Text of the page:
Megumi Saunders

Lighting a path to peace in Esquimalt

Ceremony honours those lost in Hiroshima, Nagasaki bomb attacks on Japan

A fleet of flickering, dancing lights drifting slowly across the calm waters of the Gorge have come to symbolize a quest for peace.

“For me, Hiroshima and Nagasaki have been for peace,” said Megumi Saunders, the minister for children, youth, young adults and family at First Metropolitan Church.

Lanterns are lit and cast out to sea as part of the Hiroshima-Nagasaki Remembered Ceremony, taking place at Esquimalt Gorge Park on Tuesday, Aug 6.

Saunders was raised in Nara, Japan. She visited Hiroshima in March with her son and two grandchildren.

For the past six years, she has asked children from her church to read stories at the event that are drawn from interviews with children who survived the blasts, collected in a book titled Children of the Atomic Bomb.

Saunders chooses stories featuring children the same age as those who will read them, to help foster connection.

“(The children) survived but their dad died, the next day their mom died, their sister died, their brother died, grandparents missing,” she said. “So the people remember what happened to children, and their memories, why we have to keep peace.”

This year marks the 68th anniversary of the dropping of atomic bombs on the Japanese cities of Hiroshima and Nagasaki. The bombing contributed to the end of the Second World War, but devastated the cities and caused the deaths of an estimated 150,000 people.

Linda Taffs, a member of ceremony co-organizer Raging Grannies, has been a peace activist since the first Gulf War in 1991, but has long taken a serious interest in peace issues. She visited Hiroshima in 1984 to see firsthand the memorials dedicated to the bombings.

“It was very interesting. It was also very moving,” she said.

One statue Taffs clearly remembers is of a mother bending over and sheltering her children. Saunders wears a pendant featuring the same image around her neck as part of her own remembrance.

To Taffs and the others, the lanterns act as a symbol of peace. Participants will be able to make their lanterns at the event, adorned with messages of peace and hope.

“To light the lantern for peace, to show the way,” Taffs explained.

All are encouraged to participate in the ceremony. Materials for lanterns are provided for free. All floating lanterns are collected after, to avoid littering.

Lantern making begins at 7 p.m., followed by words and songs of peace at 7:30, then the floating of the lanterns in the waterway.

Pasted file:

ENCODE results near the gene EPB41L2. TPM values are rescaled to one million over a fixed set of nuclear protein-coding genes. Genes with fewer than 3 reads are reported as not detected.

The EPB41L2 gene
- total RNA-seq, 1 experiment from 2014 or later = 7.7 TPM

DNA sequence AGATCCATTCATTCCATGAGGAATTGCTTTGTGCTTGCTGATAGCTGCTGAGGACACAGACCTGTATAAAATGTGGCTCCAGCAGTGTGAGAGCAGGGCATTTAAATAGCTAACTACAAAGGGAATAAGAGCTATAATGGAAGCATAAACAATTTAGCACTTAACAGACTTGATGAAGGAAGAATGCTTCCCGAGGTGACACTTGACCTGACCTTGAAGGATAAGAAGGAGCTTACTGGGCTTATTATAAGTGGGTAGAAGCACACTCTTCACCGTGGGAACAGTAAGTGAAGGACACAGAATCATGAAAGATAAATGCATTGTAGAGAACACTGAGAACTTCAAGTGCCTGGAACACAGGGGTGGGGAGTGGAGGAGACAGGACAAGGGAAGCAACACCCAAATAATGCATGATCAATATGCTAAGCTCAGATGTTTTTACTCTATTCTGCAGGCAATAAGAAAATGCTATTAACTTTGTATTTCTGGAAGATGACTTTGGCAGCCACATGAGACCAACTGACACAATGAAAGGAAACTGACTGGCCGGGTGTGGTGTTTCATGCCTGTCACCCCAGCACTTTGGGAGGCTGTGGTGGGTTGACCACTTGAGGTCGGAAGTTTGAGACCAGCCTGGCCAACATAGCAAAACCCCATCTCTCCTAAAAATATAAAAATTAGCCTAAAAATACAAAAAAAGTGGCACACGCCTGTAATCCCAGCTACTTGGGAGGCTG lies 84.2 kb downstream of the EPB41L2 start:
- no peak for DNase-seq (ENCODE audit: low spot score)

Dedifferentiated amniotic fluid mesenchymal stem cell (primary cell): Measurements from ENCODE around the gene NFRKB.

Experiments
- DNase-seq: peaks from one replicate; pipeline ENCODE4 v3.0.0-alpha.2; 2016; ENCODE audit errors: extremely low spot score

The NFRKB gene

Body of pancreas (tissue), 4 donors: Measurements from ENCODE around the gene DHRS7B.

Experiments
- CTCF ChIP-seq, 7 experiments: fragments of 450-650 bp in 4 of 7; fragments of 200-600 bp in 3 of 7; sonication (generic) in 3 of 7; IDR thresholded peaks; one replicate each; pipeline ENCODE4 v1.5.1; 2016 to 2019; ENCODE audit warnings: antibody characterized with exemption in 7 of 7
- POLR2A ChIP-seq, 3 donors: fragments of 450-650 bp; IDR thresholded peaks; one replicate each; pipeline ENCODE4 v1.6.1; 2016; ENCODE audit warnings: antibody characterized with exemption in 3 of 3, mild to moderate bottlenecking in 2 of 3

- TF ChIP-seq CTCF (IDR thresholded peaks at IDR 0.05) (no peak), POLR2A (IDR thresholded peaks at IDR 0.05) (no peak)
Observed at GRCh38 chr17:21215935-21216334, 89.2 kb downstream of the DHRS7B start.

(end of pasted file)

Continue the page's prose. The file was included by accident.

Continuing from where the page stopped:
reporter@vicnews.com

Just Posted

Victoria restaurant gets one-year extension after facing renoviction

Pluto’s Restaurant set to stay at its Cook Street location until March 2021

Woman injured during West Shore RCMP arrest prompts police watchdog investigation

IIO investigating to determine if police action or inaction linked to woman’s injuries

Victoria Foundation’s community grants support 109 local non-profits

Foundation delivers $2.8 million in grant money to local organizations

Strathcona hotel complex venues closed due to ‘construction issues’

Business announced closure on Thursday afternoon on Facebook

‘Not a decision I came to lightly:’ Scheer to resign as Conservative leader

Decision comes after weeks of Conservative infighting following the October election

Greater Victoria wanted list for the week of Dec. 10

Greater Victoria Crime Stoppers is seeking the public’s help in locating the… Continue reading

POLL: Do you have a real or artificial Christmas tree?

The lights are up, holiday shoppers are bustling through the streets and… Continue reading

‘British Columbians are paying too much’: Eby directs ICBC to delay rate application

Attorney General David Eby calls for delay in order to see how two reforms play out

VIDEO: Octopus, bald eagle battle after bird ‘bites off more than it can chew’ in B.C. waters

B.C. crew films fight between the two feisty animals in Quatsino off north Vancouver Island

Couple who bought $120k banana duct-taped to wall say artwork will be ‘iconic’

Pair compared it to Warhol’s ‘Campbell’s Soup Cans,’ which was initially ‘met with mockery’

Race to replace Andrew Scheer could be a crowded one

Many familiar faces, such as Maxime Bernier, Jason Kenney, Doug Ford and Kevin O’Leary, have said no

Sooke’s École Poirier students win B.C. Hydro Power Smart contest

More than 100 schools compete in province-wide competition

Most Read